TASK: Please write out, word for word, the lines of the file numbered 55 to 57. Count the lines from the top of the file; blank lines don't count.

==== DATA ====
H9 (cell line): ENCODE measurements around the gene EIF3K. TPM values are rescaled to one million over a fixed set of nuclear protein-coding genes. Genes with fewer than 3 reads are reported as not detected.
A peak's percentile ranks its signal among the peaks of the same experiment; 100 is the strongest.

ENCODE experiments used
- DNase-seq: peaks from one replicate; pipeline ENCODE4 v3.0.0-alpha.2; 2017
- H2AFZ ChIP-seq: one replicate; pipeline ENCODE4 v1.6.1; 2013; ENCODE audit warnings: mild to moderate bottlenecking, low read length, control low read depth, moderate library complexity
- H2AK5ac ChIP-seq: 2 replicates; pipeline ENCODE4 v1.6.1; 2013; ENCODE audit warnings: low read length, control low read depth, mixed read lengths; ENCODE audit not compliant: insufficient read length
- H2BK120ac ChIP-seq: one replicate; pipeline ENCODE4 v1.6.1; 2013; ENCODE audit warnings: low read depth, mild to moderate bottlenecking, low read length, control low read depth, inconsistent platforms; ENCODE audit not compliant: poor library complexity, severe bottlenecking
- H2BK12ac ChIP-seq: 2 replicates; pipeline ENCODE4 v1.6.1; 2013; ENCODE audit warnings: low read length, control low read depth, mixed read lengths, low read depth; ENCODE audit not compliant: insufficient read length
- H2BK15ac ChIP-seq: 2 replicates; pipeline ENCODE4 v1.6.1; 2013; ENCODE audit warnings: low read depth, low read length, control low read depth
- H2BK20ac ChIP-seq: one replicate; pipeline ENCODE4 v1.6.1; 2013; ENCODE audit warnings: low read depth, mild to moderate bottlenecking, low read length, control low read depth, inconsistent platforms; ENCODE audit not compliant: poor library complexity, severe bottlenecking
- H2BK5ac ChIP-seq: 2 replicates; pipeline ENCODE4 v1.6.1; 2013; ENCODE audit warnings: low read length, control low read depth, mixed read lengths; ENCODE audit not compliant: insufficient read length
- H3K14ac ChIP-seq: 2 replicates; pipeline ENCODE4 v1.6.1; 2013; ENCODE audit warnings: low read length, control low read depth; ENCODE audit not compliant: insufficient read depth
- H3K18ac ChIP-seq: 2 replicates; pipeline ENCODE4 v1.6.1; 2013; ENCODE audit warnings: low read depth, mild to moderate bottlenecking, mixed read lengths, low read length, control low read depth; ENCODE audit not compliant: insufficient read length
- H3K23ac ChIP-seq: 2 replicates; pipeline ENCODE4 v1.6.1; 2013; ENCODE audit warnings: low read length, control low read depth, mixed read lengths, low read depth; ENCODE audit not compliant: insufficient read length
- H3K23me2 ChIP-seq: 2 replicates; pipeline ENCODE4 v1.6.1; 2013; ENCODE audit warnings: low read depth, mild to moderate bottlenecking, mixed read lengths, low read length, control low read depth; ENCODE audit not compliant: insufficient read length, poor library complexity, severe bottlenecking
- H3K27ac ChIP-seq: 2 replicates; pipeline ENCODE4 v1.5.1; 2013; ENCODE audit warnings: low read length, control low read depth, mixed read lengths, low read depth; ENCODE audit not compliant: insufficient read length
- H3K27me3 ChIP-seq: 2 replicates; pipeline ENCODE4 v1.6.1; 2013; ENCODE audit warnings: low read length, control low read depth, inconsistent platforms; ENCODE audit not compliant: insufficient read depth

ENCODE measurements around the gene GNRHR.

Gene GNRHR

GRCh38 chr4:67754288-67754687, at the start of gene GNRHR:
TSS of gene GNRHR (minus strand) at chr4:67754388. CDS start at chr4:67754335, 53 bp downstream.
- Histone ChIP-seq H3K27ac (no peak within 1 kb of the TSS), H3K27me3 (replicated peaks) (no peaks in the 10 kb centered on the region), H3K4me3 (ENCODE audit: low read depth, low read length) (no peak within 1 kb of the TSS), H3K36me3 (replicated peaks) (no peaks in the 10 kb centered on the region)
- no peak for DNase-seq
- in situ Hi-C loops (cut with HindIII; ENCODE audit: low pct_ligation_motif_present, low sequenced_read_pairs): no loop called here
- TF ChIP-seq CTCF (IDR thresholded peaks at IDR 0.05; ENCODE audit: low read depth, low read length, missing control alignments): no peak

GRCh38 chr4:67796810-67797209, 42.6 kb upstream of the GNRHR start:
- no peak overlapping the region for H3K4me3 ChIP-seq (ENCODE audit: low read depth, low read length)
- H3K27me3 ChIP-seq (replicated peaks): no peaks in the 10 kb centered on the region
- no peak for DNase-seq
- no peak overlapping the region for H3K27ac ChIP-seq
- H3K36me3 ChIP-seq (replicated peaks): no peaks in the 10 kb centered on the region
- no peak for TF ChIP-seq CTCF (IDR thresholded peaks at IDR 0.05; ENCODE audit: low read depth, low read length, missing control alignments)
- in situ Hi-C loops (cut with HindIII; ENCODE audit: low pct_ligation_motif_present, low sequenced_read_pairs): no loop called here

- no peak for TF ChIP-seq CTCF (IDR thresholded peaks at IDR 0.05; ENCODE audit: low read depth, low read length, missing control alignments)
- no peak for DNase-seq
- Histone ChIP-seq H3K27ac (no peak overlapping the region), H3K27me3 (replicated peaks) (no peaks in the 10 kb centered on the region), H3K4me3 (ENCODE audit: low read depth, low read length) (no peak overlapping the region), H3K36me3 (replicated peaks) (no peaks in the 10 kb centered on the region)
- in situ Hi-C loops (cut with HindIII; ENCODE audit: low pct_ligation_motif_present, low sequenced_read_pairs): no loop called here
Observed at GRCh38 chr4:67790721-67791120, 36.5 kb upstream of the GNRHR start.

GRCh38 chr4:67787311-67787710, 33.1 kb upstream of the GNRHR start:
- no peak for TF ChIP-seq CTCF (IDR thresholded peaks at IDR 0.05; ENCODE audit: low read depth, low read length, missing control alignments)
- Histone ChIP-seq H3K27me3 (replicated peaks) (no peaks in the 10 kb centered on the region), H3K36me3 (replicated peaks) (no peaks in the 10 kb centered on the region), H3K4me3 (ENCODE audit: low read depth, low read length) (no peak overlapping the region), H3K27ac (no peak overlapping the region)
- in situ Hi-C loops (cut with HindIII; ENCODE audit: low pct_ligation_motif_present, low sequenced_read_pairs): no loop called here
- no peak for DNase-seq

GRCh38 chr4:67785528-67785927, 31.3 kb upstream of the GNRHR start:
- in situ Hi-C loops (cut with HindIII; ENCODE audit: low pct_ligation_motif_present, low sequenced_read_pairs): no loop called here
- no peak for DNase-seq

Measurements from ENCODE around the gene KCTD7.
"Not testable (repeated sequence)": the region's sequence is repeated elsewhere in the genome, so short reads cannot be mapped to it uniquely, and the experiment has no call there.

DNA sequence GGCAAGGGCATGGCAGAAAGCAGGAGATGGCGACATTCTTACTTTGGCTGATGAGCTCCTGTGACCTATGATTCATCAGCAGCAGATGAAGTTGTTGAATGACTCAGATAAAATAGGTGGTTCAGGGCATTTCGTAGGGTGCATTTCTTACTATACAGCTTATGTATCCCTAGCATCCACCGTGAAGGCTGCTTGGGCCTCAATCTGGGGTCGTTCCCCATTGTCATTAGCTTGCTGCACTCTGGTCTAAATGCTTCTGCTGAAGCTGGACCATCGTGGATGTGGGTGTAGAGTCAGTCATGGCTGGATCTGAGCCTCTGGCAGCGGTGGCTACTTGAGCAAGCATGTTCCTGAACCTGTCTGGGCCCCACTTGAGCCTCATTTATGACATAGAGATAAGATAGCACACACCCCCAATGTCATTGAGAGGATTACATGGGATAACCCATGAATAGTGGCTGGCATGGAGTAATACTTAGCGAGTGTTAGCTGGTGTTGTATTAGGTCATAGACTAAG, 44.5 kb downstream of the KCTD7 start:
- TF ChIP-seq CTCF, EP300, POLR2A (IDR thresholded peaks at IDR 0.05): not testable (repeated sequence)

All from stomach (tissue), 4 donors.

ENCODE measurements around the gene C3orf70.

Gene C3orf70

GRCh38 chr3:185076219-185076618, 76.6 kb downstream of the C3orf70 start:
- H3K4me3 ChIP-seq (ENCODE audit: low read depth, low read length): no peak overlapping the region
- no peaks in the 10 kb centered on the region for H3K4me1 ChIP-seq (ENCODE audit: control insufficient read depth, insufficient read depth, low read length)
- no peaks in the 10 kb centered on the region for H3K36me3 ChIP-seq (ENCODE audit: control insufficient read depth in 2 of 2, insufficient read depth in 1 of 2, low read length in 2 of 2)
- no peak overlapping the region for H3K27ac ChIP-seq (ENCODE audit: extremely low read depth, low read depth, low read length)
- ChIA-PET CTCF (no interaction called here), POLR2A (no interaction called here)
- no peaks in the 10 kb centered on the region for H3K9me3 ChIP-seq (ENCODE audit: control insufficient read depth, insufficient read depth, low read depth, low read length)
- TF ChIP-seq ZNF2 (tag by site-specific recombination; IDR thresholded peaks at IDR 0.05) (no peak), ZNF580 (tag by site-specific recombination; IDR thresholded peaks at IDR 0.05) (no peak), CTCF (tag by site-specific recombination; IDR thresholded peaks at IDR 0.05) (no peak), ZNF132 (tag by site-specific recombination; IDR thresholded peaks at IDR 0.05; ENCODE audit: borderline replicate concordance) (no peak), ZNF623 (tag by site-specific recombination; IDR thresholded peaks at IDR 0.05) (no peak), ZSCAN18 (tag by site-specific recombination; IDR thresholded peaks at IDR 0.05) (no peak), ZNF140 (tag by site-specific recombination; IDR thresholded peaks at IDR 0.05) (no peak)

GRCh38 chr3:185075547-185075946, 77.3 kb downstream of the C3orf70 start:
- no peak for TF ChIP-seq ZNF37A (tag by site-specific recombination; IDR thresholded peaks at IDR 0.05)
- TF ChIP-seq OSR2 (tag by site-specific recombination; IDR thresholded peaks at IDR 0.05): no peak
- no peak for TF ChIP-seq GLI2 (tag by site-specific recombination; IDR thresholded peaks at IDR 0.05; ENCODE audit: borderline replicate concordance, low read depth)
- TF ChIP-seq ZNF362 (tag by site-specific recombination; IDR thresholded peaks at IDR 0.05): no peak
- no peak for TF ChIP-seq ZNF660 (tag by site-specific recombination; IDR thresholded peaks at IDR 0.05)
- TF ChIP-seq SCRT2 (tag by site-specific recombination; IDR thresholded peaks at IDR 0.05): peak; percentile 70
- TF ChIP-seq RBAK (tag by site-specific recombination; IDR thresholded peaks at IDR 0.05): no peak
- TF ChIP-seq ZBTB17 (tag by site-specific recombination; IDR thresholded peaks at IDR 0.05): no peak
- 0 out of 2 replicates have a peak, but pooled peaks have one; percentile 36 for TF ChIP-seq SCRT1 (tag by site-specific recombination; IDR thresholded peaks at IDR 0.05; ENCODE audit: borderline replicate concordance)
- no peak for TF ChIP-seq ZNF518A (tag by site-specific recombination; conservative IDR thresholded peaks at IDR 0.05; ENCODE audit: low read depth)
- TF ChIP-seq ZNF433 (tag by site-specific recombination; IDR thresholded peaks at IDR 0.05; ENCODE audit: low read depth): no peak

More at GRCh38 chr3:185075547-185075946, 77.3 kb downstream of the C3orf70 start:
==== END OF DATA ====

- H3K4me3 ChIP-seq (ENCODE audit: low read depth, low read length): no peak overlapping the region
- no peaks in the 10 kb centered on the region for H3K4me1 ChIP-seq (ENCODE audit: control insufficient read depth, insufficient read depth, low read length)
- no peaks in the 10 kb centered on the region for H3K36me3 ChIP-seq (ENCODE audit: control insufficient read depth in 2 of 2, insufficient read depth in 1 of 2, low read length in 2 of 2)